March 12, 2024 10:07 am

Insert Lead Generation
Nikka Sulton

New research conducted by specialist lender Aldermore unveils the significant financial contribution landlords make to local economies. Approximately eight out of ten landlords prefer utilizing tradespeople situated near their rental properties. On average, they spend £6,003 per year each on local services.

The services most frequently sought after by landlords within their local communities include electricians (52%), plumbers (50%), and handymen (34%). These professionals play a crucial role in addressing ongoing maintenance issues associated with rental properties. This localized approach not only benefits landlords but also contributes to the vitality of the surrounding community.

An increasing number of landlords are demonstrating a preference for local solutions across a diverse spectrum of professional services. Notably, around one in seven landlords are turning to local interior designers and structural engineers, mirroring a comparable trend in the use of local architects.

The predominant factor driving this shift towards local services is a commitment to supporting the local economy, a sentiment echoed by 37% of landlords surveyed. Additionally, a third of landlords express a preference for local services based on a foundation of trust. Furthermore, nearly a third of landlords find value in engaging local tradespeople, as they offer a deeper understanding of the local area. This nuanced insight, in turn, allows landlords to receive more informed and tailored advice.

This evolving trend not only marks a practical decision-making process for landlords but also underscores the broader impact of local engagement on community dynamics and economic sustainability. As landlords increasingly integrate local professionals into their networks, the symbiotic relationship between the property market and the local economy continues to strengthen.

Against the backdrop of a challenging economic environment, a notable three out of five landlords are contemplating the prospect of downsizing their property portfolios. The confluence of factors such as elevated interest rates, diminishing house prices, regulatory shifts, and the overarching impact of escalating living costs has led to a reconsideration of the viability of the landlord role for a significant segment of property investors.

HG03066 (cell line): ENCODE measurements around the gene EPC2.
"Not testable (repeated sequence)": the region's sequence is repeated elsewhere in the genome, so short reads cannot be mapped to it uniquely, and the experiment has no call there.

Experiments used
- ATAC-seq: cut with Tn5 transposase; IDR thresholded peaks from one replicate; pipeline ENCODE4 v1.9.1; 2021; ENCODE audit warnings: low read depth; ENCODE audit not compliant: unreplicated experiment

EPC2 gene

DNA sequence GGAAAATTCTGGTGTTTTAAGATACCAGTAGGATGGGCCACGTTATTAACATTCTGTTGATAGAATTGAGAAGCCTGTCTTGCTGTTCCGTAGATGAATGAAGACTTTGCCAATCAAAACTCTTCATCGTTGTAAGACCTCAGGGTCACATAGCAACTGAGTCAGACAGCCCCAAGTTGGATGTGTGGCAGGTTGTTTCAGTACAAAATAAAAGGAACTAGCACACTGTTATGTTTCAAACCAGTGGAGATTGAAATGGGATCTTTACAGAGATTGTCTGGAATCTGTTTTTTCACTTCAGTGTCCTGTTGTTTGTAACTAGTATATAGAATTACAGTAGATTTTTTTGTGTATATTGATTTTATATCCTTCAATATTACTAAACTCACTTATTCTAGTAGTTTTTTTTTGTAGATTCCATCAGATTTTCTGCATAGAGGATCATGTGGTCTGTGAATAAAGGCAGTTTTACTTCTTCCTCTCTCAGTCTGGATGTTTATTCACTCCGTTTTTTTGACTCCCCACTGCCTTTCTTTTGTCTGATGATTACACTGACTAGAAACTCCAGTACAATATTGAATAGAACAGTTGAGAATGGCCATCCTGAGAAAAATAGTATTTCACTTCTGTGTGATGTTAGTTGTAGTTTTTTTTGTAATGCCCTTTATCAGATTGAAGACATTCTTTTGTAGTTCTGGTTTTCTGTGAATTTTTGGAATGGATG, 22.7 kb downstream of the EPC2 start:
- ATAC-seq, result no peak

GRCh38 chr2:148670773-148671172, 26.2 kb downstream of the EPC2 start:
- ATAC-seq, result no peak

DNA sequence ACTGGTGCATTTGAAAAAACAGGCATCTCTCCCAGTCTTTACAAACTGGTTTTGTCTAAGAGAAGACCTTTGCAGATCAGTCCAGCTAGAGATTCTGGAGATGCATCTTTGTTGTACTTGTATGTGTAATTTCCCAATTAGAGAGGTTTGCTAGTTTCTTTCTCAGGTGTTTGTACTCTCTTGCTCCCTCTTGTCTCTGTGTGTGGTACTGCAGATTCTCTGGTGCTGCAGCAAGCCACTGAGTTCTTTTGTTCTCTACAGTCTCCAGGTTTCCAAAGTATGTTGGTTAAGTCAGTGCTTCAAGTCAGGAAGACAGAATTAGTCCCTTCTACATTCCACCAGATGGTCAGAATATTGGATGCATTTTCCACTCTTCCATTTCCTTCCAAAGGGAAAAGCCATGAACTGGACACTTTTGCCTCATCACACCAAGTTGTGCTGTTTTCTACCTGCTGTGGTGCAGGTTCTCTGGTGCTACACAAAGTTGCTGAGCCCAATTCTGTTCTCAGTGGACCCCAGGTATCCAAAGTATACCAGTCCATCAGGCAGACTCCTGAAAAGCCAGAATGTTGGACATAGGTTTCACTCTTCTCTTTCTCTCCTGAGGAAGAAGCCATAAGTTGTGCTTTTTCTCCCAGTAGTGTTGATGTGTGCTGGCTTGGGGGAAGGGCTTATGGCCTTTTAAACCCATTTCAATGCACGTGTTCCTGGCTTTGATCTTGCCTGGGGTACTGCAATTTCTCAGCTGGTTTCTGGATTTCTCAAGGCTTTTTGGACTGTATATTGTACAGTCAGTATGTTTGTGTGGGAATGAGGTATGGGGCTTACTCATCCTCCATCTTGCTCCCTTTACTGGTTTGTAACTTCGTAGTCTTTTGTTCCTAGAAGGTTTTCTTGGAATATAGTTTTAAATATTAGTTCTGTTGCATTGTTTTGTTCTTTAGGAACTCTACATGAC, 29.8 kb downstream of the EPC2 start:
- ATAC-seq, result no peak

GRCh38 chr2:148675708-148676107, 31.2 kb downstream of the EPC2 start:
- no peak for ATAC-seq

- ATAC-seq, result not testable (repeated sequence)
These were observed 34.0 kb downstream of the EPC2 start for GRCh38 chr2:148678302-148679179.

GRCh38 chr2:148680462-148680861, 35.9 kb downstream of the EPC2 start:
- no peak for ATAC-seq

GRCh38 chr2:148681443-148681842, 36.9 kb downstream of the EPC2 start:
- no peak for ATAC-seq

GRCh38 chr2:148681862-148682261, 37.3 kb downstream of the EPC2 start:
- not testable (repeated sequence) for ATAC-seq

Indeed, the landscape for landlords has become more arduous, with almost two-thirds expressing the sentiment that being a landlord has become increasingly challenging compared to the preceding 12 months. This discernible shift in perception occurs at a time when the demand for rental accommodation remains robust, evidenced by nearly three-quarters of landlords reporting an uptick in tenant demand for their properties over the past year.

Paradoxically, while the demand for rental housing is on the rise, market conditions have created impediments for landlords aspiring to expand their property portfolios. Almost two-thirds of landlords find themselves constrained by the prevailing economic circumstances, thwarting their desire to broaden their property holdings.

This intricate interplay between economic challenges, evolving market dynamics, and the unyielding demand for rental housing delineates a landscape wherein landlords navigate a delicate balance between portfolio management and the constraints imposed by external factors. As the property landscape continues to evolve, landlords are compelled to reassess their strategies in response to the intricate web of challenges and opportunities inherent in the contemporary real estate milieu.

As an increasing number of landlords contemplate divesting from the market, concerns arise about the potential strain on the private rental sector. A substantial 70% of respondents express the belief that the departure of private landlords will negatively impact the overall quality of available properties. This sentiment is mirrored by an equivalent number of private renters who perceive the private rental sector as crucial in meeting the housing demand in the UK.

Jon Cooper, the head of mortgages at Aldermore, sheds light on the situation, stating, “Against the backdrop of persistent market challenges, ranging from high interest rates to regulatory changes, some landlords are evaluating the option of downsizing their portfolios.” He further notes that despite these challenges, numerous larger-scale, professional landlords may choose to expand their buy-to-let (BTL) portfolios, providing valuable support to the private rental sector over time.

Cooper emphasizes the vital role landlords play in addressing the UK’s housing demand, citing data that highlights their significant contributions to local economies. Despite occasional negative perceptions, he highlights the positive impact of many landlords, stating, “Whilst they sometimes get a bad press, there are so many good landlords out there making a really positive difference.” This nuanced perspective underscores the complexities and potential resilience of the private rental sector amid evolving market dynamics and challenges.


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